Power for Space Tourism

Richard Branson donates an historic rocket motor to the Museum.

The case-throat‑nozzle assembly contained RocketMotorTwo’s polyamide solid-fuel supply. The oxidizer tank is not pictured.

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This story is a selection from the April/May issue of Air & Space magazine

It took just 60 seconds for Virgin Galactic’s RocketMotorTwo to secure its place in history. That’s how long VSS Unity pilots Mark “Forger” Stucky and Frederick “CJ” Sturckow fired the 15-foot, 1,500-pound engine on December 13, 2018, sending Virgin’s SpaceShipTwo into space. After being ferried to an altitude of around 45,000 feet by the WhiteKnightTwo aircraft, Unity propelled itself to an altitude of 51.4 miles and a speed of Mach 2.9. The flight earned the spaceship’s powerplant a certification from Guinness World Records as the “most powerful hybrid rocket to be used in [crewed] flight.”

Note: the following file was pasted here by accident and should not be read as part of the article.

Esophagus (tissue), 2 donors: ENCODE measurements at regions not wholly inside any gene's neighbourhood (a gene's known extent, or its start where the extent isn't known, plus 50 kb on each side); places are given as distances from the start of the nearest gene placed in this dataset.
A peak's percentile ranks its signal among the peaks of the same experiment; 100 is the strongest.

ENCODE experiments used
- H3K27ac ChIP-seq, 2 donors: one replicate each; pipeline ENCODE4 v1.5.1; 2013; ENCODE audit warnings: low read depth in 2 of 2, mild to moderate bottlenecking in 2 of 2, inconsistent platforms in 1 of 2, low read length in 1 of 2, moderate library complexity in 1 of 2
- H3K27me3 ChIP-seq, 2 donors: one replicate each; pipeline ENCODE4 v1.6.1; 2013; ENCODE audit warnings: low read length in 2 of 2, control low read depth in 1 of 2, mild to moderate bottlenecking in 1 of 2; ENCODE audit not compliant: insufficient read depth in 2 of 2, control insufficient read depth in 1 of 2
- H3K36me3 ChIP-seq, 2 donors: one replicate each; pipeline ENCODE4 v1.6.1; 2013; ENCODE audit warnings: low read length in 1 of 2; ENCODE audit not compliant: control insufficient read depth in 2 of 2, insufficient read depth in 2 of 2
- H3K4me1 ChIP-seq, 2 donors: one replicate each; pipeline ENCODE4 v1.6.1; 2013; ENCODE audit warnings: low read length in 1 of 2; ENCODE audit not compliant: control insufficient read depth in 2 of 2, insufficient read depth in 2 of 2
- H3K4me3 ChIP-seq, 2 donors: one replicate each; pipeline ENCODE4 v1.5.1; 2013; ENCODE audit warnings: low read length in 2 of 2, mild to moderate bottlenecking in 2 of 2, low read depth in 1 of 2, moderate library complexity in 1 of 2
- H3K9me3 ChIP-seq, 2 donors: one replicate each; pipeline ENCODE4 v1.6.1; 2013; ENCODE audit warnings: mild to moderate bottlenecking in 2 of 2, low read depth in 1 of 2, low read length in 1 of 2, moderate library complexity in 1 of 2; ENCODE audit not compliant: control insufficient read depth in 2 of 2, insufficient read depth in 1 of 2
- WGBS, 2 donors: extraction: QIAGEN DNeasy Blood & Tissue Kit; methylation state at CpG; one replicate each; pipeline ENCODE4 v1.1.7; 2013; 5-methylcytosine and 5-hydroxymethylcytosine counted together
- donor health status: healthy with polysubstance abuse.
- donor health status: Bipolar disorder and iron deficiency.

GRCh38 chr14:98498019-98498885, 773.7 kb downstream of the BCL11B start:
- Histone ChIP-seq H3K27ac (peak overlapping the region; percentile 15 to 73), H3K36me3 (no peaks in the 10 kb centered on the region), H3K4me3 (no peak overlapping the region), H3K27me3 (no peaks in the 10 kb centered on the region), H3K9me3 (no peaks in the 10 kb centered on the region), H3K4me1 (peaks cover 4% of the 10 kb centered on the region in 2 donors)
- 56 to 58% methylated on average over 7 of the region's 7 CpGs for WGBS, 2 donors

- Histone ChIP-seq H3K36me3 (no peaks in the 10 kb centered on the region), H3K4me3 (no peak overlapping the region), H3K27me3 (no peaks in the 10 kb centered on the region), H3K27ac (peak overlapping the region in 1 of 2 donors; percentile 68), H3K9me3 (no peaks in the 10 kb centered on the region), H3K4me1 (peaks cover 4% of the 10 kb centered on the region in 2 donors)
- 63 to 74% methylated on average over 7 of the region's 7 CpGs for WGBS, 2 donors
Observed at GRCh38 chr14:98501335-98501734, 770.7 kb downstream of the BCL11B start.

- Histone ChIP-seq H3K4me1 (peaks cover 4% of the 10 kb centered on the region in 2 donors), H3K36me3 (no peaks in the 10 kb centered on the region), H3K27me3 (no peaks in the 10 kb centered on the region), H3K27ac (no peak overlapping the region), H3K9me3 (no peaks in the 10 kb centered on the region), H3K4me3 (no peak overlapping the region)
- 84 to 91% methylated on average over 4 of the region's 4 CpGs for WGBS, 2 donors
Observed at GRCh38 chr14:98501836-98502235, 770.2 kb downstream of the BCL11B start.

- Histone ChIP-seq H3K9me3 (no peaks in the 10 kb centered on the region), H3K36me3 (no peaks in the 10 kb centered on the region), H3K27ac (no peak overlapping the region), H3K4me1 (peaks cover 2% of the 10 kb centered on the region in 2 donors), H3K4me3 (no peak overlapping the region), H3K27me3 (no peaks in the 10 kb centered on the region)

The hybrid design combines the stability of a solid-fuel motor with the quick-shutdown capability of a liquid-propellant engine, which will make it a key part of Virgin Galactic’s ambitions to become the world’s first commercial spaceline—an idea that defies the old notion that only nation-states can carry people beyond Earth’s atmosphere. (SpaceShipTwo has room for eight; two pilots and six passengers.)

Virgin Galactic founder Richard Branson donated RocketMotorTwo’s case-throat-nozzle assembly to the Smithsonian’s National Air and Space Museum in early February.

The artifact will be displayed at the Museum’s Steven F. Udvar-Hazy Center in Chantilly, Virginia, before it takes its permanent position in a new “Future of Spaceflight” gallery, set to open in 2024, at the National Air and Space Museum on the National Mall.

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